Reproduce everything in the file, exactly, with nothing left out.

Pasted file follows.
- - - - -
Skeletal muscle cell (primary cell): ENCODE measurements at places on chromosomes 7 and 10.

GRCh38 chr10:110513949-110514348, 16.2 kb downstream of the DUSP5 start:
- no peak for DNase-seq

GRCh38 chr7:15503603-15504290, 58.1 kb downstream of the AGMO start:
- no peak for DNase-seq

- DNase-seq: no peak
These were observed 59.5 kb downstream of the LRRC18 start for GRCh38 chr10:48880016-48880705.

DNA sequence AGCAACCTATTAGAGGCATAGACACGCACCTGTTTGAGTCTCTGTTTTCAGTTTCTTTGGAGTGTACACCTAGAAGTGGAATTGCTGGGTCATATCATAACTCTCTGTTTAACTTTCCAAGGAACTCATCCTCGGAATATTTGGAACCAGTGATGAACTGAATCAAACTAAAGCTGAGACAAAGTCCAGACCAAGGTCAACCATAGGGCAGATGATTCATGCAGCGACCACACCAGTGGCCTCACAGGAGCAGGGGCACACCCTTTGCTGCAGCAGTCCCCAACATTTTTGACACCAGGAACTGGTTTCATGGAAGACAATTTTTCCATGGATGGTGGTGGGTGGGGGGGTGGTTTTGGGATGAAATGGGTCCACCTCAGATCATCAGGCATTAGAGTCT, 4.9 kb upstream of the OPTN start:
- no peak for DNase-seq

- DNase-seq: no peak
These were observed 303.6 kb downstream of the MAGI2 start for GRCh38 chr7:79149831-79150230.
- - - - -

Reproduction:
Skeletal muscle cell (primary cell): ENCODE measurements at places on chromosomes 7 and 10.

GRCh38 chr10:110513949-110514348, 16.2 kb downstream of the DUSP5 start:
- no peak for DNase-seq

GRCh38 chr7:15503603-15504290, 58.1 kb downstream of the AGMO start:
- no peak for DNase-seq

- DNase-seq: no peak
These were observed 59.5 kb downstream of the LRRC18 start for GRCh38 chr10:48880016-48880705.

DNA sequence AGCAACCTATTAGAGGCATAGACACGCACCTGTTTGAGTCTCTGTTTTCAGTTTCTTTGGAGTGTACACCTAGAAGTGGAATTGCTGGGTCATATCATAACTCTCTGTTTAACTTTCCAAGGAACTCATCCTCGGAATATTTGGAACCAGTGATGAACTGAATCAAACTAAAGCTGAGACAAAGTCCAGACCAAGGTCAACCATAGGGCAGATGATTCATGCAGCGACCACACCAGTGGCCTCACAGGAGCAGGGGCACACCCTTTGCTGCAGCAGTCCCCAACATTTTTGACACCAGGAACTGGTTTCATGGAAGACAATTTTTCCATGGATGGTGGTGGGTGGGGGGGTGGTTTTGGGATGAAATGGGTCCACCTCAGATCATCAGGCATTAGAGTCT, 4.9 kb upstream of the OPTN start:
- no peak for DNase-seq

- DNase-seq: no peak
These were observed 303.6 kb downstream of the MAGI2 start for GRCh38 chr7:79149831-79150230.